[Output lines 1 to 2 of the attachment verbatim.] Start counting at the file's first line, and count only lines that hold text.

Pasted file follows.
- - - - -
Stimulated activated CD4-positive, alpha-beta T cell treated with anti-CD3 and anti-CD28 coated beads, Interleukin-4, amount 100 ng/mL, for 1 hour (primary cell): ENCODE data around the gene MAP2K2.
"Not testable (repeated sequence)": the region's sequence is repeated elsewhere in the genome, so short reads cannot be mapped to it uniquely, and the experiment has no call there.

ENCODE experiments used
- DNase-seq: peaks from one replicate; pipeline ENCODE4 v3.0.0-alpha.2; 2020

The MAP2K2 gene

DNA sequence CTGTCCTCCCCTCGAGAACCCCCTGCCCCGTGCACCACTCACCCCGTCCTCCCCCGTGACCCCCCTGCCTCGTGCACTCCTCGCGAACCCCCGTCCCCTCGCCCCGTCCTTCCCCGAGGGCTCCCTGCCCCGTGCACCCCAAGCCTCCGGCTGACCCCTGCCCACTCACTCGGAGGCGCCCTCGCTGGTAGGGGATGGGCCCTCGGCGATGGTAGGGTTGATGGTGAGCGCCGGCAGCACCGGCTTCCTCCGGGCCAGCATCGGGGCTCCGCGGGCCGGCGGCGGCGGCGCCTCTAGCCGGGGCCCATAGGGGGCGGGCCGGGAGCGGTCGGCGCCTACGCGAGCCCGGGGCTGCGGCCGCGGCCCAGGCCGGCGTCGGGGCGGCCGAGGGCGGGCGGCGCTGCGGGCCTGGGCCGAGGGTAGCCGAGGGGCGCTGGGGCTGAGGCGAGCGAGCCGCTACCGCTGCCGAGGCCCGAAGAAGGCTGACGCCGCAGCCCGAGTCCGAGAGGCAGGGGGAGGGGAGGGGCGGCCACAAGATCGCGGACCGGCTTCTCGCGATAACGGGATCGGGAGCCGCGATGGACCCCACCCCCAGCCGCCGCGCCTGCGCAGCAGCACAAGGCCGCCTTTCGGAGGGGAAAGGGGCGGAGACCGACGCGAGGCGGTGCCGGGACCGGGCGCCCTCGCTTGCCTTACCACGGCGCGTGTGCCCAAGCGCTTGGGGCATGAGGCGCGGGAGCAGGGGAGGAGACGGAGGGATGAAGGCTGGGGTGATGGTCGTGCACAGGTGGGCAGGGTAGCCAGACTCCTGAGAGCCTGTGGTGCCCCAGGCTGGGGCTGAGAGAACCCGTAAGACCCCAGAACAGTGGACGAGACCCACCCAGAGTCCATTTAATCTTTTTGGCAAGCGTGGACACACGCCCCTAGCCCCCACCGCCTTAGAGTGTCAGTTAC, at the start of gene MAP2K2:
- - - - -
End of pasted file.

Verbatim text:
Stimulated activated CD4-positive, alpha-beta T cell treated with anti-CD3 and anti-CD28 coated beads, Interleukin-4, amount 100 ng/mL, for 1 hour (primary cell): ENCODE data around the gene MAP2K2.
"Not testable (repeated sequence)": the region's sequence is repeated elsewhere in the genome, so short reads cannot be mapped to it uniquely, and the experiment has no call there.